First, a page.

Platforms: Xbox One, Playstation 4, PC
Developer: Arkane Studios
Publisher: Bethesda Softworks
Genre: First-Person Action
Release: May 5th, 2017
Review copy provided by Bethesda Softworks (Playstation 4)
he Prey we see before us today has a long development process and many shifts in story and gameplay behind it. Initially developed by 3D Realms as Prey 2, this unfinished project was announced way back in 2006 and should focus on a bounty hunter called Samuels who lost part of his memory. When the rights transferred to ZeniMax Media, the game was re-announced in 2011 with changes to story, characters and a focus on a more open world. Six years later, we finally get to play a new Prey, it’s Prey.
The story takes place in a fictional timeline where President John F. Kennedy survived the day he was assassinated. This fuels him to fund space programs leading mankind into other worlds which attracts the attention of an alien race called Typhon. The space station Talos 1 is built to learn more about the Typhon. You start your adventure on the station as Director of Research Morgan Yu, who learns early on nothing is as it seems.
A SPACE STATION TO EXPLORE
Prey is built on a foundation that wants you to search and learn the environment before you progress. Talos 1 is a huge space station that you can explore freely once you unlocked all sections. Even trips to the exterior of the station are possible and serve as a faster way to get from A to B. In the beginning hours this freedom can be intimidating but as you progress through the story and learn the structure of the connected sections, Prey proves to be a well thought out giant map.
Unfortunately this is partly diminished by the very long loading times on consoles. Plan to spend about a minute in the loading screen when you move from one area to the next. This becomes frustrating when side quests or your need to backtrack for collectibles takes you through 3-4 loading screens at a time.
THE TOOLS ARE THERE… WHAT WILL YOU DO WITH THEM
Exploration is probably the strongest part of Prey. The level of care and detail that went into filling your surroundings with resources, crafting items and story info for you to discover is nothing short of amazing.
A Recycler makes use of unwanted items and let’s you produce valuable materials that are used to craft important survival tools at the Fabricator. Blueprints are spread all over the space station letting you build ammo, medkits and even upgrades for your weapons and abilities. Prey gives you the tools to manage your own survivability in a very satisfying way.
Neuromods are used to upgrade a wide variety of skills like the ability to lift heavy objects, repair terminals or hack workstations. By scanning your enemies you also unlock Typhon skills. These powers use their own energy bar and vary from different alien attacks to mimicking objects like a coffee cup to slip through small cracks that you would not be able to reach otherwise.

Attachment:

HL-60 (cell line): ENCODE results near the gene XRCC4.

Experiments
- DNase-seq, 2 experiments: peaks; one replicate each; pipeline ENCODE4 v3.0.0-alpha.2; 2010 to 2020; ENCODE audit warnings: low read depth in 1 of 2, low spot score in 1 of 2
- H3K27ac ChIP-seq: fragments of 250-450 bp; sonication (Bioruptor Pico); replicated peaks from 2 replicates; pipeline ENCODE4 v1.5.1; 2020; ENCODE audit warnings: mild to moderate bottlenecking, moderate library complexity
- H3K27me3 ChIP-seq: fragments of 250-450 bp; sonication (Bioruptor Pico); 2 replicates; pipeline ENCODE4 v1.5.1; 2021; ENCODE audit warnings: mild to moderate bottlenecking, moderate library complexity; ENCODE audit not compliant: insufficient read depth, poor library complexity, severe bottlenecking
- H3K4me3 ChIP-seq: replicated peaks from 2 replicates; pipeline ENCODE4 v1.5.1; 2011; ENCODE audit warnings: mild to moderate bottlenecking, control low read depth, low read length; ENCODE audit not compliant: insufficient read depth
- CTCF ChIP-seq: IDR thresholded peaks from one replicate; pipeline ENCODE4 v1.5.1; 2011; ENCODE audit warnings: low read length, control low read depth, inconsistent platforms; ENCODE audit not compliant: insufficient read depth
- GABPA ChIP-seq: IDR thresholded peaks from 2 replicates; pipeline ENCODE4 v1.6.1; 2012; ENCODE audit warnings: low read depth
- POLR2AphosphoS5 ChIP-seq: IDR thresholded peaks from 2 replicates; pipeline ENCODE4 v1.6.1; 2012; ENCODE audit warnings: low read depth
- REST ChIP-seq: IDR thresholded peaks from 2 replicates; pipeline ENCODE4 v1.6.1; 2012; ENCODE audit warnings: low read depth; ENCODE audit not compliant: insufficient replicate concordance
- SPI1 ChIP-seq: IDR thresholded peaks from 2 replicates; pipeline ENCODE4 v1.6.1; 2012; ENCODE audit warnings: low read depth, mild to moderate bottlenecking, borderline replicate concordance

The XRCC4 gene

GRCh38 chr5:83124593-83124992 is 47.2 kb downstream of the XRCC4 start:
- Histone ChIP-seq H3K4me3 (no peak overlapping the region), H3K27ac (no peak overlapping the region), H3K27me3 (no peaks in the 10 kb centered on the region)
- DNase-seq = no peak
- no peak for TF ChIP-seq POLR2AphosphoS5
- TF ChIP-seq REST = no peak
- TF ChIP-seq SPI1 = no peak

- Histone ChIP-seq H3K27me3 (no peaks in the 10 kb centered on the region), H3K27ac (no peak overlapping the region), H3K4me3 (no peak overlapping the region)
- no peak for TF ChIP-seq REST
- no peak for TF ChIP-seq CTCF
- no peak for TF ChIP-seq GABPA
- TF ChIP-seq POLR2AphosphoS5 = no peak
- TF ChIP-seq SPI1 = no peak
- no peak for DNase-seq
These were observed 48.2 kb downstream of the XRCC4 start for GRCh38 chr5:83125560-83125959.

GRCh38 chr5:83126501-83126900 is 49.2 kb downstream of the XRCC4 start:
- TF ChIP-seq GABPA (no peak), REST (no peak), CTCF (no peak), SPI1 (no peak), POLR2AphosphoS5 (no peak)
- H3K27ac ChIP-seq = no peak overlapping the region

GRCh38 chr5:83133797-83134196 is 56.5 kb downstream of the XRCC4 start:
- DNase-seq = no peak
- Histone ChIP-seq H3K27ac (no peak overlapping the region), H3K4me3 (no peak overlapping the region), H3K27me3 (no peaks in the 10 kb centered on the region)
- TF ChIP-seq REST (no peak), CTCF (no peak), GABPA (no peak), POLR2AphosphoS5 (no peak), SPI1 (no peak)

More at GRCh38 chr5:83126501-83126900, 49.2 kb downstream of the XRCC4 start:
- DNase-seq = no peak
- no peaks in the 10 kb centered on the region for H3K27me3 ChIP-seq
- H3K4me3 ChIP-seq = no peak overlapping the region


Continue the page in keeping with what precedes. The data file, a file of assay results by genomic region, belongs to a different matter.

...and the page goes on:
THESE SNEAKY MIMICS
Combat and survival in Prey is a challenge even on the lower difficulties. Especially early on you will run out of resources and options quickly if you move too fast through room without using your surrounding creatively. There are the Mimics, who can duplicate objects and hide in plain sight. This makes for a tense guessing game sometimes, which gets heightened by great sound design when enemies are near.
The controls often lack a bit behind these fast creatures and you fail to connect with your wrench or miss multiple shots. Bigger versions of the Typhon like the Poltergeist will disappear completely and throw objects at you. This problem with faster combat will fix itself partly when you know how to deal with each type and have the weapon power to stand up to them.
During your trip through Talos 1, you will encounter numerous side quests. While they are mostly not directly connected to the main story, they sometimes offer interesting backstories of crew members and the grim situation on the space station. These side trips are rewarded with valuable weapons, blueprints or safe combinations that will make your spent time well worth.
Just like in Arkane Studios’ previous game Dishonored 2, you always feel surrounded by possibilities to solve problems your way. While aiming and combat sometimes feel a bit too unresponsive for the enemy types, Prey gives you multiple tools to progress and rewards explorers continuously with better survival tools. It is a world where you sometimes have to resort to trial and error, but the game never leaves you feeling that you have tried everything.
This is what makes Prey such a great sandbox. Even if small fallback’s like long loading screens can get frustrating, this is a space adventure that will open up its full potential over time and grab you more and more as the hours fly by on Talos 1.